Review by: Annie Reuter, contributing writer for rollingstone.com, MTV.com, and AOL
To fully grasp singer-songwriter Neill Bell’s latest release, Before De Forest, one must be given a history lesson on Lee De Forest. One of the fathers of the “electronic age” and the inventor of the Vacuum Tube Amplifier, the album’s name signifies the purity of music before electronics, amps and computers, Bell explains. As a result, the 14-track album is a stripped down release with nothing but Bell’s voice and acoustic guitar at the forefront.
Before De Forest delicately begins with finger picked rhythms on “Fisherman (N.O.).” A poignant tale of the aftermath of a hurricane, Bell’s mention of Hurricane Katrina strikes a chord. The destruction and despair of the natural disaster is felt throughout the track within Bell’s wavering vocals and guitar interludes.
Next track, “Let It Roll” is an impassioned ballad showcasing Bell’s serious side. “All the girls I’ve loved are crazy/Too bad none of them are crazy about me,” he sings. With distinct grit in his voice, the track embodies a distinct country quality as Bell sings of unrequited love amidst solid guitar breakdowns.
“World of Lies” switches gears with higher vocals and an upbeat guitar beat before “Everything” slows things down with subtle plucked guitar accompaniment. As Bell’s voice crescendos mid-track, his guitar rhythms follow suit, providing ample complement to his reverberating vocals. Nearly one minute before the track ends, additional wavering guitar parts intrigue.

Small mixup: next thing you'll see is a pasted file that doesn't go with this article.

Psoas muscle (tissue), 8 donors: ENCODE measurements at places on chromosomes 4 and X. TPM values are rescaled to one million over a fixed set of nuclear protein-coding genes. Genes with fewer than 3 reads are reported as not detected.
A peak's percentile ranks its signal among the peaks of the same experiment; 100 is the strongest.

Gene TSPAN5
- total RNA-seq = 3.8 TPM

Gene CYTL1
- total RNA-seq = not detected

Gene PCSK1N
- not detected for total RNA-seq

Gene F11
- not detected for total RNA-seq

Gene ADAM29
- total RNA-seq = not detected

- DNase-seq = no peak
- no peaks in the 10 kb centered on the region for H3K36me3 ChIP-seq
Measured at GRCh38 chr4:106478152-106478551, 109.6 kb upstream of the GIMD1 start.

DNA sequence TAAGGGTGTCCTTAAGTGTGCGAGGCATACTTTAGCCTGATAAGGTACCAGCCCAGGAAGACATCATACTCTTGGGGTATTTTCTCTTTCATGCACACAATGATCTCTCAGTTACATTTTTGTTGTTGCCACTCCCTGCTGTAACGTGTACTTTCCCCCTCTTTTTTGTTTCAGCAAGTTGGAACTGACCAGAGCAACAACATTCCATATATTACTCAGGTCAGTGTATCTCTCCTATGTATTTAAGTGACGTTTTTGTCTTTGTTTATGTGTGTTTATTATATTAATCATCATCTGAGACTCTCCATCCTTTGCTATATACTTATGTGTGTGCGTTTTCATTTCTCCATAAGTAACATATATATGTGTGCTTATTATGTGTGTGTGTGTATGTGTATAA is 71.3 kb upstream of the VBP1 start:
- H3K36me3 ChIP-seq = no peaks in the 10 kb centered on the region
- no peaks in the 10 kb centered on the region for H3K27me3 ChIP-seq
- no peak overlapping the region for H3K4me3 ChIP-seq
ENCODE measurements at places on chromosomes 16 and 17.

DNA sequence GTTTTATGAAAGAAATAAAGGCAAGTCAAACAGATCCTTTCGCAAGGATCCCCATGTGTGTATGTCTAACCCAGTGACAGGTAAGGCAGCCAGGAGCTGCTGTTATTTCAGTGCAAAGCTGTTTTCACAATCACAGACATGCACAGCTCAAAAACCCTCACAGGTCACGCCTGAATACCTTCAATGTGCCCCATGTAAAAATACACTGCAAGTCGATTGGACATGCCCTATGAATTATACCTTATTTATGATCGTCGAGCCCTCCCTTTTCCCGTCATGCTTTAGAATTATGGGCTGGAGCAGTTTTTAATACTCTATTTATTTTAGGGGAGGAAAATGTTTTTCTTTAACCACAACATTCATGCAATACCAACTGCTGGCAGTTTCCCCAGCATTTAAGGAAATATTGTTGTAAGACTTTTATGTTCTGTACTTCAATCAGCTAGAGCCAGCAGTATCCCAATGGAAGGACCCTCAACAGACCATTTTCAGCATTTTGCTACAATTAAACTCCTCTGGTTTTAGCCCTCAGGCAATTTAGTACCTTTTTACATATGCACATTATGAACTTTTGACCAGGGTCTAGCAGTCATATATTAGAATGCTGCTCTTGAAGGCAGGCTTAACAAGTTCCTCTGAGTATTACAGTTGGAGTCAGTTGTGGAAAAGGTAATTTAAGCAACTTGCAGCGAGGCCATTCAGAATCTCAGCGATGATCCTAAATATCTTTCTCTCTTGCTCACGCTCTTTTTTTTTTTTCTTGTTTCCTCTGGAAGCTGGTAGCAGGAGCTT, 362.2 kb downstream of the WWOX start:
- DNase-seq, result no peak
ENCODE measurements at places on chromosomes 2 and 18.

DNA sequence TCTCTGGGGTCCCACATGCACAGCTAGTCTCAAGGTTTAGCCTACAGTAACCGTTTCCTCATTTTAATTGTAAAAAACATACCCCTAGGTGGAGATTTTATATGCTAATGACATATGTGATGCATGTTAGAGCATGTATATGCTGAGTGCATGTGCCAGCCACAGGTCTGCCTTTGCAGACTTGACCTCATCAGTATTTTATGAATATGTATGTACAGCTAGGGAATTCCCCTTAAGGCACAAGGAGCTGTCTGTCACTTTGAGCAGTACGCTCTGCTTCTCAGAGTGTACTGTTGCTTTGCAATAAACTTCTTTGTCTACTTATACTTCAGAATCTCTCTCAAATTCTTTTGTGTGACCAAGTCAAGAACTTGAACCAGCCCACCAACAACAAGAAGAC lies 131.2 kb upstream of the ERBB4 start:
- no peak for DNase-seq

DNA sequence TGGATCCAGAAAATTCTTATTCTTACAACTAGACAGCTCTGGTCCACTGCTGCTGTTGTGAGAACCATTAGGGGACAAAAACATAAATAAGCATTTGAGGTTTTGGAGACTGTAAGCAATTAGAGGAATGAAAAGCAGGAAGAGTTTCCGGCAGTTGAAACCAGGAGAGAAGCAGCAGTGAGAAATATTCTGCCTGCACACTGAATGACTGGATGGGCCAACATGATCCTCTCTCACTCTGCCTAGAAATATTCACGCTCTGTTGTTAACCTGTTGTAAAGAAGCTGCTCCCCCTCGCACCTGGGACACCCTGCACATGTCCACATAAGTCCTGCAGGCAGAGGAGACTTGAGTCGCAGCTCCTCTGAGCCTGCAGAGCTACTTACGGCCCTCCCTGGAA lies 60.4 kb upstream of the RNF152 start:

The dark “High In Kansas” follows a similar pattern with deep vocals and subtle strums of the guitar. However, halfway through the song the guitar parts take a departure. Mixing quick paced strums alongside a rougher approach, the track stands well on its own.
Standout track “Push” is an emotional number, full of confusion. Asking his love to stay, Bell is faced with the uncertainty of love. “You let love get in the way . . . Push your love aside,” he sings passionately. All the while, Bell’s impressive vibrato further showcases his pain, leaving a mark on the listener.
“Sweet Pain” continues to exemplify Bell’s powerhouse singing style with lengthy notes throughout while “Paper Plate” illustrates his fierce guitar handiwork. The intricate guitar features continue to stand out on Before De Forest.
Not many artists can produce such a memorable stripped down release, but Bell manages to make it work. “Deep Autumn East” evokes slight resemblance to Kings of Leon frontman Caleb Followill with powerful yearning while the folksy “Still” reintroduces his country side.
The handpicked “My Mind,” fast paced “So Short” and heartfelt “Vacation” effortlessly close the LP. With his honest lyrics and emotive singing style, Bell strikes a chord. As a result, there is a reason listener’s keep coming back album after album. His sixth release, Bell steps out of his comfort zone to try something new: a completely pure album without the bells and whistles of the expected album production. Before electronics, amps and computers were at the forefront of music production an album was all about the music. Not many could achieve the same results as Bell has and this is what sets him apart from the crowd.
Though Bell’s stripped down approach might seem predictable to some, he manages to showcase his versatility on each track. Alone on vocals and acoustic guitar for the majority of Before De Forest, he manages to make each song unique with varied vocals and guitar accompaniment. Not always the best way to entice listeners, Bell however continues to impress and showcase his talent.
Rating: 3 stars (out of 5)
Review by Annie Reuter
Annie Reuter, a Brooklyn-based freelance writer and music blogger, covers concerts and music festivals around the country. Her articles have been featured on MTV.com, RollingStone.com and AOL